The eleventh annual ranking of national retailers in New York City by the Center for an Urban Future (CUF) just came out, and it reveals a 0.3 percent decline in the number of chain stores over the past year, marking the first year-over-year citywide drop in national retail locations since they began the annual analysis of the city’s chain retailers. You can see the full report here.
The report breaks out chain stores by zip codes, which is useful but also has its limitations, given the lack of correspondence between zip code and neighborhood boundaries. Even so, there is good news for the zip codes that overlap with Greenwich Village, the East Village, and NoHo. Four of our five zip codes saw a decrease in chain stores, while one saw an increase of less than one percent. And the further good news is the decreases in our zip codes were larger than the city-wide or borough-wide figures.
So first, the bad news, which really isn’t so bad. Only one of the zip codes in our area saw an increase, and it was less than 1%. 10011, which includes much of the Central and West Village between 5th and Greenwich Avenues saw an increase of only one chain store from the prior year. But keep in mind that much of this zip code lies north of 14th Street, and includes the already chain-heavy 6th Avenue and 23rd Street corridors.
The 10014 zip code, which falls entirely within the West Village, saw a 13% decrease in chain stores. Last year there was a 2% decrease in the number of chain stores, according to the 2017 report.
And the 10009 zip code, which covers the East Village east of 1st Avenue, as well as Stuyvesant Town and Peter Cooper Village, saw a decrease in chain stores, down 7%, for the second year in a row.
The 10012 zip code, which includes much of the Village south of Washington Square, northern SoHo, and NoLIta, also saw a 4% decrease in the number of chain stores.
Finally, the 10003 zip code also saw a 3% decrease in chain stores; this covers most of NoHo and the East and Central Village from 1st to 5th Avenues, 14th to Houston Street, though it also includes the chain-heavy Union Square and East Flatiron areas. According to the report, the East Village 10003 zip code has the second-highest number of chain store locations at 173 (down from 179 last year), so it is starting from a high number.
Nonetheless, the zip codes covering our neighborhoods continue to, overall, have one of the lowest concentrations of chain stores in Manhattan, with most of the Manhattan zip codes with fewer chains covering a much smaller area and/or having many fewer stores than the retail-heavy East Village (the report counts and ranks the number of chain stores, not their concentration, i.e. how many chain stores are in an area as a percentage of the overall number of stores; thus a zip code may actually have a very high number of chains but a relatively low percentage, and vice-versa, depending upon how much area it covers and how many shops there are in the area).
We’d like to think that the broad efforts in our neighborhoods to combat chain store proliferation and the support residents show for local, independent, home-grown businesses is part of the reason our neighborhoods have trended towards less formula retail chain stores.
In 2018, the report found that Starbucks had more stores in Manhattan than any other national retailer, with 227 locations. But just this month Starbucks on Broadway and 9th closed, so that is one less. That corner space previously housed Silver Spurs, the diner that closed in December 2013 after a rent hike helped end their 34 years in business.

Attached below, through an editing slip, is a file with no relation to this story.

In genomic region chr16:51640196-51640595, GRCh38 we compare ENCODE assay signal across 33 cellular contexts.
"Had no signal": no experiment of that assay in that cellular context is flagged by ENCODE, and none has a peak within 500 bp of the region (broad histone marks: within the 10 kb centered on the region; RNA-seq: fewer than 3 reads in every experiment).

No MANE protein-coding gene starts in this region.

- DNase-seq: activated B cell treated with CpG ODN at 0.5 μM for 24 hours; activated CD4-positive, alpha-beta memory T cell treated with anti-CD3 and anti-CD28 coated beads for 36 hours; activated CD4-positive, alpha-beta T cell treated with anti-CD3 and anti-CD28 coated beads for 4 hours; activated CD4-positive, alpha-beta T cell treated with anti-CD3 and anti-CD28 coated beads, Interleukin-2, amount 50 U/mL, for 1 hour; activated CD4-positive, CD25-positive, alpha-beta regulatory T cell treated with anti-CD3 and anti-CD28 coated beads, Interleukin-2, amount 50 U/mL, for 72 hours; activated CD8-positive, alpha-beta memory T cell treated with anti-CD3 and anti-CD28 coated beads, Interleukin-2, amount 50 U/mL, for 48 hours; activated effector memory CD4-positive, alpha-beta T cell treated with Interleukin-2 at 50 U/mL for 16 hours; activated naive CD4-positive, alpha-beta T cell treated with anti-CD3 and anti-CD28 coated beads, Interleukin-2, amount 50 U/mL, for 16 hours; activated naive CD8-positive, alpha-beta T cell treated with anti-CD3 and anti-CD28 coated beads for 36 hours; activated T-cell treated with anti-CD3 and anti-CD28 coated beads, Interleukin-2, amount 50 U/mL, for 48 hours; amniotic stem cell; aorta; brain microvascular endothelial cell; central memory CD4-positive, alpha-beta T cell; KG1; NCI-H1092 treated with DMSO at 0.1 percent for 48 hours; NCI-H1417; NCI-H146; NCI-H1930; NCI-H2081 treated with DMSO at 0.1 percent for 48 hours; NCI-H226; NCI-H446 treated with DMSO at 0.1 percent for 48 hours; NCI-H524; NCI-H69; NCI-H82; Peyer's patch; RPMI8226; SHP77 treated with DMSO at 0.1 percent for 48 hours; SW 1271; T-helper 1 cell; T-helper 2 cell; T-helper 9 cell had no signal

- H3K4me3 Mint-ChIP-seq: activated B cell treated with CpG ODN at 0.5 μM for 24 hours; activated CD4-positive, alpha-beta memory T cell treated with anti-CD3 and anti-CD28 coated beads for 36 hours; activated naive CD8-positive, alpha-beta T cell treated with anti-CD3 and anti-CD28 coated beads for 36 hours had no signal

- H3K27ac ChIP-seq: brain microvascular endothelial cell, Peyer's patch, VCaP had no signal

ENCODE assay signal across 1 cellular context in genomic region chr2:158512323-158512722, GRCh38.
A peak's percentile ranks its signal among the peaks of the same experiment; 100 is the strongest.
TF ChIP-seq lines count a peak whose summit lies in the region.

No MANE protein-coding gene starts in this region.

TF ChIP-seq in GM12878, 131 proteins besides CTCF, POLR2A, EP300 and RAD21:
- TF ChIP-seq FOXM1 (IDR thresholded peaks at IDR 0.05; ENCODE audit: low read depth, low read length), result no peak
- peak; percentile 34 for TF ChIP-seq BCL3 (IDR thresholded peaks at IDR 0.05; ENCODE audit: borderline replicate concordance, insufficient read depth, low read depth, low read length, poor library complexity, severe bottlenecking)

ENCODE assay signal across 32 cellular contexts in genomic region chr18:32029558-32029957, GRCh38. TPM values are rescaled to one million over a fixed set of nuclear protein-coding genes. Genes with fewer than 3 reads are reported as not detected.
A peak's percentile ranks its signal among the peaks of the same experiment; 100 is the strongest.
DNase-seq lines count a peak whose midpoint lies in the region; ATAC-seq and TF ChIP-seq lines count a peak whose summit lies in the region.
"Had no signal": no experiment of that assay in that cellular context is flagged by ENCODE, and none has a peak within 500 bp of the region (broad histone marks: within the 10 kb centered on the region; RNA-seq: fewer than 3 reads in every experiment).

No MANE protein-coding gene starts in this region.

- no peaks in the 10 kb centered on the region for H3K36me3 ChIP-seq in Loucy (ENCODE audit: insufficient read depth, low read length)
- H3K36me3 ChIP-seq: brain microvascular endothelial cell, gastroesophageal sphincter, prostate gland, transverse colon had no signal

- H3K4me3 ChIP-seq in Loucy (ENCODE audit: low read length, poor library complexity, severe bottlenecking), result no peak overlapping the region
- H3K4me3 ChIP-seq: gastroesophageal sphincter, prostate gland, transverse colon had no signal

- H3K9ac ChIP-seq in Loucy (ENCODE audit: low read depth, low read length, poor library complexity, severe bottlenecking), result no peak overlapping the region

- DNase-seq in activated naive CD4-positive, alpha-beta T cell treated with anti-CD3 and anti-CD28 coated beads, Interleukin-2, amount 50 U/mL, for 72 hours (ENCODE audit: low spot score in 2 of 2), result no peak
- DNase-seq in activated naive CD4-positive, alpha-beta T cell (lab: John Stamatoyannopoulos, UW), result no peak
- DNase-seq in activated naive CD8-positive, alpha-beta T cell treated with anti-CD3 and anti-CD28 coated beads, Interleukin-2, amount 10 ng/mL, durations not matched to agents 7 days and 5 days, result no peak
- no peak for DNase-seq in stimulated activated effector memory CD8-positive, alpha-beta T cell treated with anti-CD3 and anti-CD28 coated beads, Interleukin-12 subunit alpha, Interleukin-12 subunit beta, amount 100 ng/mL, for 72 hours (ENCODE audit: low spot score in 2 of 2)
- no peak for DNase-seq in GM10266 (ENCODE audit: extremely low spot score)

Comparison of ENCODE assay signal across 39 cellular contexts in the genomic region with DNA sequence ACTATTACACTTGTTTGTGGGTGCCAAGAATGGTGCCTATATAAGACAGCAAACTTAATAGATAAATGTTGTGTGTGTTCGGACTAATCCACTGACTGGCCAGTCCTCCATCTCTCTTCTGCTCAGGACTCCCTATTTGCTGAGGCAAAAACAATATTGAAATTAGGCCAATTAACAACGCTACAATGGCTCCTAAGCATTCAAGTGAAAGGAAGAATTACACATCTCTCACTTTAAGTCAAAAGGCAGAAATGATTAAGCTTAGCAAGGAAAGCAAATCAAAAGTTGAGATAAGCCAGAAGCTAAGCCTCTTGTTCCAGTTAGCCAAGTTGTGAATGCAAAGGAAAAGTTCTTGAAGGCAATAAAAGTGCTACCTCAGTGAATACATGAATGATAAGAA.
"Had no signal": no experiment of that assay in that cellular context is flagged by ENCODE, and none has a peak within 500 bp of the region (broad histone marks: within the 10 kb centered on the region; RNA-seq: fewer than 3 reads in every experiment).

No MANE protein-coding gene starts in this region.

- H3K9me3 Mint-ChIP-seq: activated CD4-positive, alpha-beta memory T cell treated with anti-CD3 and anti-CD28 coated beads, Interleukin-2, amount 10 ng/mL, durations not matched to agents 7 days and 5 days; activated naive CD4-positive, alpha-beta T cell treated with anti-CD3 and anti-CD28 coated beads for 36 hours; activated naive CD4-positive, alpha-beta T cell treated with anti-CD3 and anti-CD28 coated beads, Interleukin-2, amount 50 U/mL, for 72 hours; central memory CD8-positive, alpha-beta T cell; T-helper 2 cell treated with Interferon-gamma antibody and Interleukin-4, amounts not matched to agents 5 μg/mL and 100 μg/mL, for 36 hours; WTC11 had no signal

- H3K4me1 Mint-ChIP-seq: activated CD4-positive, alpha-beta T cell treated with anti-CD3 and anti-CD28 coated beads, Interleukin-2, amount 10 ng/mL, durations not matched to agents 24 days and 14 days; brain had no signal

Chains promote homogeneity, take money out of neighborhoods, and can lead to vacancies as landlords wait for a national chain to pay exorbitant rents that further contribute to putting local independent stores out of business.
But the loss of independent businesses does not have to be a foregone conclusion. GVSHP is helping to spearhead a drive to get zoning protections in our neighborhoods that would limit or prohibit chain stores in certain areas. We have been working with Community Board #3 (East Village/Lower East Side/Chinatown) since 2014 to make supporting and maintaining diverse and unique homegrown businesses a priority. In June of 2017, over 100 local residents and business owners attended a public forum at the Board to support the need to foster diverse and independent businesses in the neighborhood.
The idea is to reverse the “dramatic loss of small ‘mom & pop’ businesses in the past 10+ years”. One way to do that is through the designation of a special district, which is a zoning overlay used to supplement and modify the underlying zoning in order to respond to distinctive neighborhoods with particular issues and goals. Examples of various types of special districts can be seen across the city, including on the Upper West Side, Battery Park, Harlem, Hudson Yards, and Little Italy. There is a proposal which GVSHP is helping lead the effort to seek implementation of for a special zoning district in the East Village that would limit the proliferation of chain stores (more on that proposal here). After the proposal seemed stalled for a bit, the board has again begun to move on the proposal, which has widespread local support. GVSHP has garnered almost 300 signatures to date in support — add yours here. This year it is expected that an official proposal will be forwarded to the city for consideration. If we are successful in the East Village, where there is an existing independent merchant’s association that has supported such measures, we hope to be able to pursue it in other parts of our neighborhood as well.
Working to preserve small, independent businesses is a top priority for GVSHP in 2019.
Want to help? Here are four quick ways: